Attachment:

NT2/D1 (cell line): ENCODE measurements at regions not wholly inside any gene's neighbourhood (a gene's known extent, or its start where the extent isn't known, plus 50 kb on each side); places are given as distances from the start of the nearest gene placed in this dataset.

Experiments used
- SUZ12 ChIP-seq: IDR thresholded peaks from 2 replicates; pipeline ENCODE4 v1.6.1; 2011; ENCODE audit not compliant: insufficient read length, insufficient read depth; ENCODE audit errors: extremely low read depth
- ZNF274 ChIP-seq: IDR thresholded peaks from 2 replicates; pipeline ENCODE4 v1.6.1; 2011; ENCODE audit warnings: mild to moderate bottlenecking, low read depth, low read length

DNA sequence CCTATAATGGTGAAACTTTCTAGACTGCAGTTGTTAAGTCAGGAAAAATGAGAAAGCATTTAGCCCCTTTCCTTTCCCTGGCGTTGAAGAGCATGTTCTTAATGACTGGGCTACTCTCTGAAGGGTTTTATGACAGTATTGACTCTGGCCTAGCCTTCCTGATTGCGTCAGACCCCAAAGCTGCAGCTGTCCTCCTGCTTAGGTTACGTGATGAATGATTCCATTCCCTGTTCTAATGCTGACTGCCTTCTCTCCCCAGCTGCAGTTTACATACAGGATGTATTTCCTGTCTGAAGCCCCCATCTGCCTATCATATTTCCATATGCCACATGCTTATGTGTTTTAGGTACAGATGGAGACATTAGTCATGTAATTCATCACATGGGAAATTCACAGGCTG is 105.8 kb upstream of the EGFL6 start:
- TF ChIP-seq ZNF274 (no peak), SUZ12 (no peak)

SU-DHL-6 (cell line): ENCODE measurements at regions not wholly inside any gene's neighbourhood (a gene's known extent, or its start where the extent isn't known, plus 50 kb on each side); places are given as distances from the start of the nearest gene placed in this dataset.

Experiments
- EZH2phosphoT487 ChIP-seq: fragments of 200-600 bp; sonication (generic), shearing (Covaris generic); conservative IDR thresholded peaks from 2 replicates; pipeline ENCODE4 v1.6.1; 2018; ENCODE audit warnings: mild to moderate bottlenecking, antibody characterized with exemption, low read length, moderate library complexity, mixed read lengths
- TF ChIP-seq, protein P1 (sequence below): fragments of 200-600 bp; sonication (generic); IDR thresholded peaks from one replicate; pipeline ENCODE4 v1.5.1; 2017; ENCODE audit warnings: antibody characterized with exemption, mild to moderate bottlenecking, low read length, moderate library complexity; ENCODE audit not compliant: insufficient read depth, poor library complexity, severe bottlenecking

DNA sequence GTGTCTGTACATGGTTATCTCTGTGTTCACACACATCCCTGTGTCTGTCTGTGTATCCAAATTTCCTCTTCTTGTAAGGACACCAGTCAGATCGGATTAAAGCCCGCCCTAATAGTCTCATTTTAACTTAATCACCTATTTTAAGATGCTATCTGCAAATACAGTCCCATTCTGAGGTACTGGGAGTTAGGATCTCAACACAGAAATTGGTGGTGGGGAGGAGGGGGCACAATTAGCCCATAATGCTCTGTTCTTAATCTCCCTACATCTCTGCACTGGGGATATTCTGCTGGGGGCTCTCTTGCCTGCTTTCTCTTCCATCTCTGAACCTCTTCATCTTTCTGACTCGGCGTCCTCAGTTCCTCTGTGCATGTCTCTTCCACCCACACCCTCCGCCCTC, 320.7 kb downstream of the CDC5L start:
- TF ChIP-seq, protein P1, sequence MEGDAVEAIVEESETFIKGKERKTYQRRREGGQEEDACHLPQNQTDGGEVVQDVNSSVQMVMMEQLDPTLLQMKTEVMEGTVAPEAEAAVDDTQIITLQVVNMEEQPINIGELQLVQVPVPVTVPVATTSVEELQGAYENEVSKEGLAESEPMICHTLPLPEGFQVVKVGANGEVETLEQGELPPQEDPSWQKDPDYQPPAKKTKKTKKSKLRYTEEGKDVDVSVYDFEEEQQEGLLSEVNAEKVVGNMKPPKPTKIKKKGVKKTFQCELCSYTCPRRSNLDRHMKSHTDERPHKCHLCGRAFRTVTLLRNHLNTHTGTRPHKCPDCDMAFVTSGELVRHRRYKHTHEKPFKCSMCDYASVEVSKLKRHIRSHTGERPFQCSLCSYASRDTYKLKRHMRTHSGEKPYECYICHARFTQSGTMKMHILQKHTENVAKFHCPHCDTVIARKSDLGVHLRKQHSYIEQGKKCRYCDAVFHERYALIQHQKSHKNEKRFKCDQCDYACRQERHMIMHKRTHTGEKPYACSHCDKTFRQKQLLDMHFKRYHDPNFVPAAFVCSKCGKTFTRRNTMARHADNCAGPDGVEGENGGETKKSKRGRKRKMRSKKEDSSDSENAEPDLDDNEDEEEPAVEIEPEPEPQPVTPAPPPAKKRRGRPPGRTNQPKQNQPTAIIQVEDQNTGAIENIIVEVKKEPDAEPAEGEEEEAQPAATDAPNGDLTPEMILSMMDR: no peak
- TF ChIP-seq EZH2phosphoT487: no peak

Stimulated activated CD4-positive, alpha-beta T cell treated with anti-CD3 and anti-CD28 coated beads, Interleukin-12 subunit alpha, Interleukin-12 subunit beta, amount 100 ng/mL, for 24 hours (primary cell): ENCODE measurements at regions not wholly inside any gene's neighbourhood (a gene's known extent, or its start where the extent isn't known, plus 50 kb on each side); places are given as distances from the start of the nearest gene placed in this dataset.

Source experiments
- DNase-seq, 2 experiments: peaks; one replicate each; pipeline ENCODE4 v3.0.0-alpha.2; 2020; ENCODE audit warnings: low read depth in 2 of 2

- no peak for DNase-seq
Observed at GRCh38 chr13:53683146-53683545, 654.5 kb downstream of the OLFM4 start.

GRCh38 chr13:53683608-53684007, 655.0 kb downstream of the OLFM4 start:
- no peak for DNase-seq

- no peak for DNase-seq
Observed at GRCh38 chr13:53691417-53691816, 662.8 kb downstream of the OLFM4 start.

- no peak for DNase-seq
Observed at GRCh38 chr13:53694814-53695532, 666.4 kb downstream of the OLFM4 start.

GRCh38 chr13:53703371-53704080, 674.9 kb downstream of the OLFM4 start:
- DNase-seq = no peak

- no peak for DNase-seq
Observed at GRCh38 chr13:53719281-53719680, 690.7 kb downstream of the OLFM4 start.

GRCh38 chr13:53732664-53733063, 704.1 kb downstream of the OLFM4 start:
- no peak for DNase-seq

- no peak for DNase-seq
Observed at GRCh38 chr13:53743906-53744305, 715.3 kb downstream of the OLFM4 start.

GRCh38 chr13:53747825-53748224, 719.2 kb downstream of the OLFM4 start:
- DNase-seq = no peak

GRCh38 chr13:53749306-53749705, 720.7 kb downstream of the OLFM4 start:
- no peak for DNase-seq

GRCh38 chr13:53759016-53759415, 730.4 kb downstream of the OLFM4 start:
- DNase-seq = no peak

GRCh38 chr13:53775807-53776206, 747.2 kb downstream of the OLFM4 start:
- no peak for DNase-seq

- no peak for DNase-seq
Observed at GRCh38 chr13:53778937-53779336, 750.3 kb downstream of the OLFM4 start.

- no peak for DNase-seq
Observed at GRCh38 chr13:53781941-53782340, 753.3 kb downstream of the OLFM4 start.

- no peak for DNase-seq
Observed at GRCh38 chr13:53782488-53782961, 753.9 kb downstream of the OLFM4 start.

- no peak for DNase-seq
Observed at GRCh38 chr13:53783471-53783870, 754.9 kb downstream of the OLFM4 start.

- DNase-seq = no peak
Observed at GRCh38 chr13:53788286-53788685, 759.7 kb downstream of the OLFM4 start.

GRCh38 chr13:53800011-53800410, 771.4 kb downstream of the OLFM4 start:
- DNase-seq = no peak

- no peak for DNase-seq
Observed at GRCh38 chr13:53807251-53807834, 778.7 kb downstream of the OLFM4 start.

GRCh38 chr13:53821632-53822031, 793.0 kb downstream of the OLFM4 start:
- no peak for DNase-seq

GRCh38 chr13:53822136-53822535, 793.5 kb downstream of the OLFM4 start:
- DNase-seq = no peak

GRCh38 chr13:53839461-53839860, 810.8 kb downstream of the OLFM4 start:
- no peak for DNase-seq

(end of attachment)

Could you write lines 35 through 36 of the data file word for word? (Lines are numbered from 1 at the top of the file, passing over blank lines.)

GRCh38 chr13:53749306-53749705, 720.7 kb downstream of the OLFM4 start:
- no peak for DNase-seq